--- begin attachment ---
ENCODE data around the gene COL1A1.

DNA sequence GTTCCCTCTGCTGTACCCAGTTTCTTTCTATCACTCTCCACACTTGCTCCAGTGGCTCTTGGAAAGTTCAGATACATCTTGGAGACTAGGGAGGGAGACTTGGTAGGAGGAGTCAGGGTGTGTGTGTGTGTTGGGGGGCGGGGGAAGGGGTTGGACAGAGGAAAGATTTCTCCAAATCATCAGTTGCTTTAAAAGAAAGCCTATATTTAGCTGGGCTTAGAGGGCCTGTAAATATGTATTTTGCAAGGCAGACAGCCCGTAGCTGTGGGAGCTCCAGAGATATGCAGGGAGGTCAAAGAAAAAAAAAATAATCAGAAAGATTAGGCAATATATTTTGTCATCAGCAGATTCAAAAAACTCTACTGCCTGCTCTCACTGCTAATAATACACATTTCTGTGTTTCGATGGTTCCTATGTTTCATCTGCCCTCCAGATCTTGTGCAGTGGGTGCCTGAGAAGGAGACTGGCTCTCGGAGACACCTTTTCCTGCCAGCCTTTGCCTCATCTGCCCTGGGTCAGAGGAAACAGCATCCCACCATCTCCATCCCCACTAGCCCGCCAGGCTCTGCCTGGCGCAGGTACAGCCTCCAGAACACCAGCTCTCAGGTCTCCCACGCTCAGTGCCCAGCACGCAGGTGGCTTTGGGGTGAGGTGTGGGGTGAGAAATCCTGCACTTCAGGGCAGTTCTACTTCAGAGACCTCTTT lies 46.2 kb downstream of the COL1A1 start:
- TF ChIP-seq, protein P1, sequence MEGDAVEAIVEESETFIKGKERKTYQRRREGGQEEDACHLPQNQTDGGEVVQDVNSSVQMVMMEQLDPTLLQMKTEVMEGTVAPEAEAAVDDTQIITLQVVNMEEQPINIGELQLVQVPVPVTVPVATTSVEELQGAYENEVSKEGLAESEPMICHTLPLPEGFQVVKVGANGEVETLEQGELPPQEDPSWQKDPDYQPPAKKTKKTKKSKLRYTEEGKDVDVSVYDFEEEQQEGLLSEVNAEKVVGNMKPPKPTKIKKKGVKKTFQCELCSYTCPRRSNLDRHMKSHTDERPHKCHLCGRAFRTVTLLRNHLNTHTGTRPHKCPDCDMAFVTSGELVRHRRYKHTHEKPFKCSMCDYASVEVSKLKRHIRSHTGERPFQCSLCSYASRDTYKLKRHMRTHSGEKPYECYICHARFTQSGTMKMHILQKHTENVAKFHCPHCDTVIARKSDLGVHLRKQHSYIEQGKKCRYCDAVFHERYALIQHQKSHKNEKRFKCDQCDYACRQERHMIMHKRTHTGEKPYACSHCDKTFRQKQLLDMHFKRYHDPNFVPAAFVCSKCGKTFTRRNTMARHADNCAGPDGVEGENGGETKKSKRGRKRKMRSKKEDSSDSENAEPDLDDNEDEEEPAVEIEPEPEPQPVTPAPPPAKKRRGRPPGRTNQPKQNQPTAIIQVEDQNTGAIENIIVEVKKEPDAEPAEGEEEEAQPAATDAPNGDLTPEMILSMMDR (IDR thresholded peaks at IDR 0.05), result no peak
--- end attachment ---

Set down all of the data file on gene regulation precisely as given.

ENCODE data around the gene COL1A1.

DNA sequence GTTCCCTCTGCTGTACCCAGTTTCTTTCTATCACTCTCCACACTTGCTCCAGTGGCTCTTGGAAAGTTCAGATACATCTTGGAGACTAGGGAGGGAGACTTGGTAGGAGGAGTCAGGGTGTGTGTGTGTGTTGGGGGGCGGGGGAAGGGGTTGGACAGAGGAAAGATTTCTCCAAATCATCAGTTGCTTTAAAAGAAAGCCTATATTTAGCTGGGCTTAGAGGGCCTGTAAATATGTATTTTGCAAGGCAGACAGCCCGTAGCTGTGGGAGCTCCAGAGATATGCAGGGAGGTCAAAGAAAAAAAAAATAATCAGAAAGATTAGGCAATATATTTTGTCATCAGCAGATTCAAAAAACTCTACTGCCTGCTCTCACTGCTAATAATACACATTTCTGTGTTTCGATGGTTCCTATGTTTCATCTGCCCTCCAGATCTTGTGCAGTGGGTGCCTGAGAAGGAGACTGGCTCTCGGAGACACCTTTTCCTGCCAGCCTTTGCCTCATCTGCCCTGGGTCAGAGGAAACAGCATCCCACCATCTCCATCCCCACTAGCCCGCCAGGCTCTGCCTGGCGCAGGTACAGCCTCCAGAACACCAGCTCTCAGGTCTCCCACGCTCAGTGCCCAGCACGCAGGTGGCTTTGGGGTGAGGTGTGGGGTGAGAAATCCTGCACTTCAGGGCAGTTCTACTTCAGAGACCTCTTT lies 46.2 kb downstream of the COL1A1 start:
- TF ChIP-seq, protein P1, sequence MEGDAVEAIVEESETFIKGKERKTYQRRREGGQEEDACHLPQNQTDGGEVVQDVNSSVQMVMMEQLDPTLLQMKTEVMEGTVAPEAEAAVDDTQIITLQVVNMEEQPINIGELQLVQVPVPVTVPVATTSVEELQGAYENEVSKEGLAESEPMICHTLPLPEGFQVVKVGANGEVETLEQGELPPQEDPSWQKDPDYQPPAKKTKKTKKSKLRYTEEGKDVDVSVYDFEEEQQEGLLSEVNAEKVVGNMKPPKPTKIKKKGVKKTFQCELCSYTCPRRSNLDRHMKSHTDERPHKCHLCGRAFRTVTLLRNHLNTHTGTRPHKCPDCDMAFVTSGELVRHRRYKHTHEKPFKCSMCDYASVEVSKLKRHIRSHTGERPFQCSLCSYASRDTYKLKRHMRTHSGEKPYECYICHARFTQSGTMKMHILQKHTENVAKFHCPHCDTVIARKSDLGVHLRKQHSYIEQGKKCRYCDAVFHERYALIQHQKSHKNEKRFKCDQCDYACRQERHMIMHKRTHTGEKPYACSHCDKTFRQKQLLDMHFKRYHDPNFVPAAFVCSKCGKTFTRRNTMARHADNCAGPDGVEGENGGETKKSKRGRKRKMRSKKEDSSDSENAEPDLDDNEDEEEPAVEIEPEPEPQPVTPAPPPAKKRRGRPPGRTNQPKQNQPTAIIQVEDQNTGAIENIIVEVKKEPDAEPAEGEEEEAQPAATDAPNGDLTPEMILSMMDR (IDR thresholded peaks at IDR 0.05), result no peak